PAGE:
Where Are the Traders Now? In Hedge Fund Jobs

One of the big stories of 2011 was surely the exodus of traders from the proprietary trading desks of the big banks. Financial firms are bleeding traders as U.S. and European regulators clamp down on the banks’ ability to trade aggressively using shareholder cash.

“Banks are particularly vulnerable at the moment to losing people,” according to Peter Henry, New York-based head of front-office search at Commodity Search Partners, in an article from Bloomberg. “Increasing regulations are forcing banks to defer more pay in stock as opposed to cash as well as constraining the traders’ ability to trade.”

Traders in energy, metals and agriculture are taking hedge fund jobs or launching their own funds after leaving financial firms that have cut jobs this past year. Departures of commodity traders from banks rose 10 percent this year, according to Commodity Search Partners Ltd., a Brighton, England-based recruiter.

“The top proprietary traders at the best bank desks have many competing opportunities, perhaps the strongest of which are the physical trading houses that are building derivatives businesses,” said John Thompson, a partner at Energy Alpha Strategies Ltd., an investment firm that helps set up and finance commodity hedge funds. “The amount of traders hoping to launch is increasing, and will accelerate in 2012.”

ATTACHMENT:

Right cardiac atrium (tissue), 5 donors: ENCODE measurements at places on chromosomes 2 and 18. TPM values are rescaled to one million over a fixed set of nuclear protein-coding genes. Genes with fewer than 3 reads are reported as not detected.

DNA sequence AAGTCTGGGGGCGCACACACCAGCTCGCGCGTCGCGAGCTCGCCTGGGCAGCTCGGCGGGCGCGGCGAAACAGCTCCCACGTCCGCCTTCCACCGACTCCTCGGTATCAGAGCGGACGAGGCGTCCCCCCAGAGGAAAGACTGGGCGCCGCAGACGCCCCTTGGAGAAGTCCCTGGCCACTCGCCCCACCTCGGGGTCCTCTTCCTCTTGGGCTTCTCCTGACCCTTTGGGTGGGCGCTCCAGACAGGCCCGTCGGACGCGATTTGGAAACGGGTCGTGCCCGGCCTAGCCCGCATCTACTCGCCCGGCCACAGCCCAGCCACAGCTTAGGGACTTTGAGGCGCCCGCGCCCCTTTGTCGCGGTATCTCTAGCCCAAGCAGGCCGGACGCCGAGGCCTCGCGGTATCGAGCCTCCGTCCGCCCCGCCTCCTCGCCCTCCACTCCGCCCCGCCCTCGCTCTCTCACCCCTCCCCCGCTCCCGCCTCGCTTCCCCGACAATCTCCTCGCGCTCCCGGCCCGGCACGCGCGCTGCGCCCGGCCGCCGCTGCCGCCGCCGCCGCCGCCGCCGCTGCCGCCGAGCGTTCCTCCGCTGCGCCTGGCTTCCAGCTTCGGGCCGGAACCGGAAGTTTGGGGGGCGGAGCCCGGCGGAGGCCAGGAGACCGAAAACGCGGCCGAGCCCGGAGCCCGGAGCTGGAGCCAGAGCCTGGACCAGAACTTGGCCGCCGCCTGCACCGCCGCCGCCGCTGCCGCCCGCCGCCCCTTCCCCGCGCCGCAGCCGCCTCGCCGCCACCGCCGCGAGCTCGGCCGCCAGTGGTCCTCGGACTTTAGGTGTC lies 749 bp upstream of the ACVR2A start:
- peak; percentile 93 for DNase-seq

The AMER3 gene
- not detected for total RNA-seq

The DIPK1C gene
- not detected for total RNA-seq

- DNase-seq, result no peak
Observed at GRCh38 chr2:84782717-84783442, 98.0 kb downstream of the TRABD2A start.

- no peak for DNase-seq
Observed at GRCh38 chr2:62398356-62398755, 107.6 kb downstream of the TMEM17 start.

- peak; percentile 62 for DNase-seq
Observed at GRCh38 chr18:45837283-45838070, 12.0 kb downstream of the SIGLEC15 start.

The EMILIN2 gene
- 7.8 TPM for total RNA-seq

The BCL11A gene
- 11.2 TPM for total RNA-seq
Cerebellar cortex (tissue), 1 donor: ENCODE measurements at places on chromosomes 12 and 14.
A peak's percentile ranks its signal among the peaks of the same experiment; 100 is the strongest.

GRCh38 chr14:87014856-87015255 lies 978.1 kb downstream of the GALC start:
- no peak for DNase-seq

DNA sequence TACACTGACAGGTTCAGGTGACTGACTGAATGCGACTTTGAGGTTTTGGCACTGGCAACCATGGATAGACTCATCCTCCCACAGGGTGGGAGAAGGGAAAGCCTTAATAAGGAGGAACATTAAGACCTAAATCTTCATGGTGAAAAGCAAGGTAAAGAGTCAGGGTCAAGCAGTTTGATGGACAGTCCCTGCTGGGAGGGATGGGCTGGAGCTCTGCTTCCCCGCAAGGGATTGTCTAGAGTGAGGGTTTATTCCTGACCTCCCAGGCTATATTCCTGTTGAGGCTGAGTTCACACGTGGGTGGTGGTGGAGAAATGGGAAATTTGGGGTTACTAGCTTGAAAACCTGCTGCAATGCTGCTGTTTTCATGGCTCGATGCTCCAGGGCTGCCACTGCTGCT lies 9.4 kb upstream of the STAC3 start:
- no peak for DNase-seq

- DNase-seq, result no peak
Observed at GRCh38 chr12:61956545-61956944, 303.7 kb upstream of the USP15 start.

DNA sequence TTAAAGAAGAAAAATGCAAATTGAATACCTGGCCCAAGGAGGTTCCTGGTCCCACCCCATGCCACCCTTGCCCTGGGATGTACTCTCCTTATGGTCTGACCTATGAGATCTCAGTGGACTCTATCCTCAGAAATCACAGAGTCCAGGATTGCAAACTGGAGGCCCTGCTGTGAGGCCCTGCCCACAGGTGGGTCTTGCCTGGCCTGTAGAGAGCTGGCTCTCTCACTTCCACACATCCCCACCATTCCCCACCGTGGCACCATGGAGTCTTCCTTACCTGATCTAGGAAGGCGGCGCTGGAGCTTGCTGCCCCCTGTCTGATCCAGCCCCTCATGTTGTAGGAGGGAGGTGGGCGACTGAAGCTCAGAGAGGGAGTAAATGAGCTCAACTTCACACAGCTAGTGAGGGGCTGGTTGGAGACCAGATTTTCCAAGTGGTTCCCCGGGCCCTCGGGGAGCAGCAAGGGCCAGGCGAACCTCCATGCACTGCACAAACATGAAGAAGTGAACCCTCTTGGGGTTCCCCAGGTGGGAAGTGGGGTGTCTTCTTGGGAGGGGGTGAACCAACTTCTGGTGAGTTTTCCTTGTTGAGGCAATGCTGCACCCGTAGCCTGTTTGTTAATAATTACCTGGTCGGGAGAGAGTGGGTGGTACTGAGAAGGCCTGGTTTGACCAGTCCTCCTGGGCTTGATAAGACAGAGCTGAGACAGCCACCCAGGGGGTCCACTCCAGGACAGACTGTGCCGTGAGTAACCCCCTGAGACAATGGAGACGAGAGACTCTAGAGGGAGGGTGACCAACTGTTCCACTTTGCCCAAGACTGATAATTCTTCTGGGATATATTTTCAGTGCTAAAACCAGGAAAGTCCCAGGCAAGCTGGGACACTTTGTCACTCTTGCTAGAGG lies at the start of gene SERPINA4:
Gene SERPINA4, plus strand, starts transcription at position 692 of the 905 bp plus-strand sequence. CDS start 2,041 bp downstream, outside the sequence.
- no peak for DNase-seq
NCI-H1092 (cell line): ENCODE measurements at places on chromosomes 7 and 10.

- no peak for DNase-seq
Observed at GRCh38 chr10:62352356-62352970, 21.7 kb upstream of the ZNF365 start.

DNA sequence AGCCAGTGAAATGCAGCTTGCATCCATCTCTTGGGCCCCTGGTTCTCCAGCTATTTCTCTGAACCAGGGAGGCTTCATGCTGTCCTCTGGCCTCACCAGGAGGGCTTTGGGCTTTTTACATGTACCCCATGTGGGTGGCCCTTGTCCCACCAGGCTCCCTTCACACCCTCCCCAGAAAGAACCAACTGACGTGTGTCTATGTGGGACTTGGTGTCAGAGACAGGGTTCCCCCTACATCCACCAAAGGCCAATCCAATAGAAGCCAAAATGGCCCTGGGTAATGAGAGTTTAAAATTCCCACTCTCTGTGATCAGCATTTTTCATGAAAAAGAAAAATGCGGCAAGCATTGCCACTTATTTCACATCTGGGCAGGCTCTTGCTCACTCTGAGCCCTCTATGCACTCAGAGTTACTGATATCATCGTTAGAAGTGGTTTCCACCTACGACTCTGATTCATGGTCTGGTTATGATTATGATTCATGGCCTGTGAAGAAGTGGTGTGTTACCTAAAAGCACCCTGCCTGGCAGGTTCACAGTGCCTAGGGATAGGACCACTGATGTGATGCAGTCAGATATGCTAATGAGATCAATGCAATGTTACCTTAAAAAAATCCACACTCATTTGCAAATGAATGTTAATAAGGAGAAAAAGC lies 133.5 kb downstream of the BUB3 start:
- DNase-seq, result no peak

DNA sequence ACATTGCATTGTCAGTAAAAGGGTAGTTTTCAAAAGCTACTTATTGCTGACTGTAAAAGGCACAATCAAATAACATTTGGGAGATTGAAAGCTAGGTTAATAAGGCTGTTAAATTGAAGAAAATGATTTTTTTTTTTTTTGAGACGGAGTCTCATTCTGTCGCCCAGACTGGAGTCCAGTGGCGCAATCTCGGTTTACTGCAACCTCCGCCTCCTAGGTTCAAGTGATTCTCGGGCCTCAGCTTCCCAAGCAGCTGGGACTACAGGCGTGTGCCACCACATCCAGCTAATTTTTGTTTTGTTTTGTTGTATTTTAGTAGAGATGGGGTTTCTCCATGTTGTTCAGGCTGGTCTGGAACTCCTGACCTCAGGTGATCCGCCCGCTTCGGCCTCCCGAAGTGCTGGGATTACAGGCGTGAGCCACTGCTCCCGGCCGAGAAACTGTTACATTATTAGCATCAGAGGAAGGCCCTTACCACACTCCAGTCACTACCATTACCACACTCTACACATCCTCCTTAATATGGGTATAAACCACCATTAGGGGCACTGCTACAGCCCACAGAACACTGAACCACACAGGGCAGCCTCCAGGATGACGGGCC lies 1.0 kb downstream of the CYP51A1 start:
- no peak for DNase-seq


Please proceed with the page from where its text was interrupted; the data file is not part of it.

Though it’s a dicey time to raise capital, some of the more high-profile traders to leave big banks have succeeded handsomely.

George “Beau” Taylor, the 41-year-old former head of global commodity proprietary trading at Credit Suisse Group AG, started a hedge fund in February that has now attracted more than $1 billion in assets.

Gil Saiz, a 36-year-old who spent a decade at Goldman Sachs in New York, has recently closed his Vector Commodity Fund to new money after raising $600 million.
Kieran McKenna resigned from Zurich-based Credit Suisse as global head of oil and refined products at the end of July and started the Mastic Commodity Fund.

“It’s very clear that it’s possible to operate in a much more efficient manner to take advantage of significant opportunities that are becoming increasingly difficult to exploit in more complex corporate structures,” said McKenna.

What about you? Have you worked at or are you working on a bank’s trading desk now and contemplating a hedge fund job? Add your comments below.

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